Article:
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1944 zinc penny?


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Answered 2011-01-16 04:12:47

All 1944 pennies are copper. There are, however, a few steel pennies that were made in 1944, these though are exceedingly rare. The only year for zinc-coated steel pennies was 1943 and pennies didn't start becoming copper-coated zinc until 1982.

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how much zinc does a penny have in it


yes 95.7% of a penny is zinc


A penny contains 97.5% zinc.


With the exception of cents struck in 1943 and 1944, modern cents were composed of copper zinc and tin. In 1982 it was changed to zinc with a plating of copper.


There is 97.5 percent zinc in a penny and 2.5 percent copper


zinc is 97.5% of the penny and copper is 2.5% of the penny



A penny contains 97.5% zinc. A nickel contains no zinc at all.


You can tell if a penny is made out of zinc or copper by the date on the penny. If the date is before 1982 then the penny is 95% copper. Pennies dated 1983 or later are 97.5% zinc with a thin copper coating.


1922 that's when they put zinc in pennies


1943 cents were made of steel, a magnetic metal, to conserve copper for the war effort. Other pennies are made of bronze or copper-plated zinc depending on their dates. Neither bronze nor zinc are susceptible to a magnet.


Modern US cents are made of copper plated zinc. Starting midway through 1982 the penny switched from bronze to copper plated zinc. So if you have a penny dated 1983-present you for sure have a penny with zinc on the inside.


A genuine 1944 steel cent is worth thousands of dollars. One sold at auction in 2008 for $373,750. To determine if a 1944 cent is steel or zinc-coated copper, test it with a magnet. Copper is not magnetic.


A penny is both made of copper and zinc



Copper pennies (95% copper, 5% zinc) weigh 3.11 grams. Modern zinc pennies (97.5% zinc, 2.5% copper) weigh 2.5 grams.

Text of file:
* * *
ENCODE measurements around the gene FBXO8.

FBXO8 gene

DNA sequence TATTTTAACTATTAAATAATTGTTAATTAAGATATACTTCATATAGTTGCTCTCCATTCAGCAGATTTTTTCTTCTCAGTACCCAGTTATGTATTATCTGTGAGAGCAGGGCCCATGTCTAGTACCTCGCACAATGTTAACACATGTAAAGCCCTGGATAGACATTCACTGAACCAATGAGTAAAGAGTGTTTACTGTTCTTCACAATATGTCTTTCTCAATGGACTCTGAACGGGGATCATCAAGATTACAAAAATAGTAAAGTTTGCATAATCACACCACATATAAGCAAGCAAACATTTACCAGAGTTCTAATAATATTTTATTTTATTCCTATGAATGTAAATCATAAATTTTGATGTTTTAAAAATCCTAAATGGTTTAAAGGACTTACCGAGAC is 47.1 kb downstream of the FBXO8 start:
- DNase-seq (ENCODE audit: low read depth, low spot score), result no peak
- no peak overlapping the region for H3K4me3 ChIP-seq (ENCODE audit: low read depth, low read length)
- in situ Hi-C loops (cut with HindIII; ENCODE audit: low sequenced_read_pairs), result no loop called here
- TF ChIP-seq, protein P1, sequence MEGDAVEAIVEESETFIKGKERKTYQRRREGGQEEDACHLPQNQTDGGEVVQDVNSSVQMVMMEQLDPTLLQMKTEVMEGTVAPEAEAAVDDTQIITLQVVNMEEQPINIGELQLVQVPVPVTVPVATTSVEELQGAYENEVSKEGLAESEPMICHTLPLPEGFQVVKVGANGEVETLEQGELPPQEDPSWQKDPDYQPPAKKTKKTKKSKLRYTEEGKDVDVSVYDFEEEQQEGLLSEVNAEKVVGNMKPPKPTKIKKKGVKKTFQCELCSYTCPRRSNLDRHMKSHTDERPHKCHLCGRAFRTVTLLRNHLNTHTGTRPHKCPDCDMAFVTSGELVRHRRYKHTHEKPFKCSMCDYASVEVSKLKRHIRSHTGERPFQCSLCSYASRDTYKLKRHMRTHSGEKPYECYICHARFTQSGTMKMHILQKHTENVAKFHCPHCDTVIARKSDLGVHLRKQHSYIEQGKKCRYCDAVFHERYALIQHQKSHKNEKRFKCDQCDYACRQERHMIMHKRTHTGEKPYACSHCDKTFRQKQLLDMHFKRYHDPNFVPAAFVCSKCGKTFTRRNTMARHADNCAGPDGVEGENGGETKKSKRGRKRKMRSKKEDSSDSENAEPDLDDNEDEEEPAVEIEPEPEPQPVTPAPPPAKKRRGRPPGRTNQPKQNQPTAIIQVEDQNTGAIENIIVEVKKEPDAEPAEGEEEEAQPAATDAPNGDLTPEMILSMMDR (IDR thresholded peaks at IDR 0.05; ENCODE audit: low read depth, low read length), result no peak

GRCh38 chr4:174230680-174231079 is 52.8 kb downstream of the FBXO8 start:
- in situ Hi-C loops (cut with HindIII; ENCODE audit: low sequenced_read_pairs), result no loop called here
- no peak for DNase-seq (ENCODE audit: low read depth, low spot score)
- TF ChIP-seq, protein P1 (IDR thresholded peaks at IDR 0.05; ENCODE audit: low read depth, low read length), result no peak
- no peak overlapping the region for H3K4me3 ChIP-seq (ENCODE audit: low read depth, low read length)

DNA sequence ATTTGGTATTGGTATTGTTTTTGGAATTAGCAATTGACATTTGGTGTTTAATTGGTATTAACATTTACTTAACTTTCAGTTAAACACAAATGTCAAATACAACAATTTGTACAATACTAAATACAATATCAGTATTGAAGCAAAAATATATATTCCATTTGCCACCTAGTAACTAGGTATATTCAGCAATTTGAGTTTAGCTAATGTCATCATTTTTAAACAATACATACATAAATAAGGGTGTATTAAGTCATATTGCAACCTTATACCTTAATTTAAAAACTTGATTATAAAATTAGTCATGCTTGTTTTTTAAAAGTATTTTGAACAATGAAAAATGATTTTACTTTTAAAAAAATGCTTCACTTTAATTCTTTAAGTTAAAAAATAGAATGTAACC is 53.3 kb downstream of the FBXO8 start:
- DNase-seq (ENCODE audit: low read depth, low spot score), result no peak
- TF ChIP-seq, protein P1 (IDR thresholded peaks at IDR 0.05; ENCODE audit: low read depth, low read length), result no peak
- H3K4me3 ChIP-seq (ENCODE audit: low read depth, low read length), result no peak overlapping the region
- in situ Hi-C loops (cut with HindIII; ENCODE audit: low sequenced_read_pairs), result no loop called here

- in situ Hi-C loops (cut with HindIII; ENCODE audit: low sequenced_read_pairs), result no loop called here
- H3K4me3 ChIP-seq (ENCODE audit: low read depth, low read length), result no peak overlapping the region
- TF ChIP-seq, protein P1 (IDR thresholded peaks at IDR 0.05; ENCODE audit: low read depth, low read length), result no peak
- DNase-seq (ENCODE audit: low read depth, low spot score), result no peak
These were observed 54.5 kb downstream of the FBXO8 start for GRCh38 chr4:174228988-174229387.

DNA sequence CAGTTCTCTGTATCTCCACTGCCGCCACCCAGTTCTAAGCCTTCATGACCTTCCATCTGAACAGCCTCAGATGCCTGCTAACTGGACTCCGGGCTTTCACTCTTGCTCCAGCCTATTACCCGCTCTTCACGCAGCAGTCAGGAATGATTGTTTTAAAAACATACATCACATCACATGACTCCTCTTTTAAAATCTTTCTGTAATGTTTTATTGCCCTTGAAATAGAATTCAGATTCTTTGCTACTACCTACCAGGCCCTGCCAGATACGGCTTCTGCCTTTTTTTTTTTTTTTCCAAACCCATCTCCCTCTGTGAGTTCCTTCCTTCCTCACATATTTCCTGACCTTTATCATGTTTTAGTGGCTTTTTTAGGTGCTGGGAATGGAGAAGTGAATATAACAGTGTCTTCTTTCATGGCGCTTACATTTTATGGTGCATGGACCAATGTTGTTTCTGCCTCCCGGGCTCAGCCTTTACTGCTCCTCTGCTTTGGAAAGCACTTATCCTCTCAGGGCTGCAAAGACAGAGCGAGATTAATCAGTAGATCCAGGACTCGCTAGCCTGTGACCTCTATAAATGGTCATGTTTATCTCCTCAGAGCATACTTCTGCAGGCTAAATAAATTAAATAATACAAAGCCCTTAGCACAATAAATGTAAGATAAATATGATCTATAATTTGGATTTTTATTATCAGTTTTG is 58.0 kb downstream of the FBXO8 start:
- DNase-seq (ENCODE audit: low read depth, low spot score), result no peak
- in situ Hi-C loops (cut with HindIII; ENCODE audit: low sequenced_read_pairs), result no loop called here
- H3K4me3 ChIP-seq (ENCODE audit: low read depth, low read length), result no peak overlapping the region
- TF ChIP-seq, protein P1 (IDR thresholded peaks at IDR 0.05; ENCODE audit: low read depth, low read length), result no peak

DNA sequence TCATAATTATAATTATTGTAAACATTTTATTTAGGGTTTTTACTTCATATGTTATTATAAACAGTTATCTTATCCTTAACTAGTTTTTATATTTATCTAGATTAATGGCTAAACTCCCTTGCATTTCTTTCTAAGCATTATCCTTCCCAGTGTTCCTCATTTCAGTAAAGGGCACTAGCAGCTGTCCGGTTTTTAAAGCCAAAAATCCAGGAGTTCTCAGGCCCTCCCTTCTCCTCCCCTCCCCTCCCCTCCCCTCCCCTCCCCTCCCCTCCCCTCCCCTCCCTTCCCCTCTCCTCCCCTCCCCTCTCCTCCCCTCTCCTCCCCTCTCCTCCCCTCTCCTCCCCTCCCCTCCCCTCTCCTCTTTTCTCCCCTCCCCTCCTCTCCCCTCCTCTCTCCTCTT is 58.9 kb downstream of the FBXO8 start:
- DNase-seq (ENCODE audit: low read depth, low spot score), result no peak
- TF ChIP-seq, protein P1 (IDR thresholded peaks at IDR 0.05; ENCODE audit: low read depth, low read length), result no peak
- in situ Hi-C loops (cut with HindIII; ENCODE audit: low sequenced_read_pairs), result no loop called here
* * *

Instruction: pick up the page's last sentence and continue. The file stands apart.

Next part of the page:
The small amount of copper on the outside of the penny does not allow the hydrochloric acid to reach the zinc. If the copper is scratched away, the exposed zinc will react.


A US penny is .950 coppre .050 zinc



No, with the exception of the zinc coated steel penny of 1943, the first zinc penny was struck in mid-1982 and all US cents dated 1982-present are zinc with a thin copper coating.


The U.S. has changed the composition of the cent several times.From 1793-1857 the penny was made of 100% copper.1857-1864 the penny was made of 88% copper and 12% nickel.1864-1942 The penny was bronze being made of 95% copper, and 5% tin and zinc.In 1943 the penny was called the 1943 steel cent because it was made of zinc-coated steel.From 1944-46 the cent was brass and made of 95% copper and 5% zinc.From 1946-1962 the penny was bronze and made of 95% copper and 5% tin and zinc.From 1962-1982 the penny was again brass and made of 95% copper and 5% zinc.The most recent change was in mid-1982. The penny is 2.5% copper, being plated in pure copper. The core is made of zinc, 97.5%. The price of copper increased and the penny was cost more to make than it was worth.The penny still costs more to make than it's worth. As of 2010 it costs 1.79 cents to make a single penny.


If it is a US cent (penny) it is 95% copper and 5% zinc.




From 1982 to date all Lincoln pennies are copper plated zinc, the 1993-D is just a penny.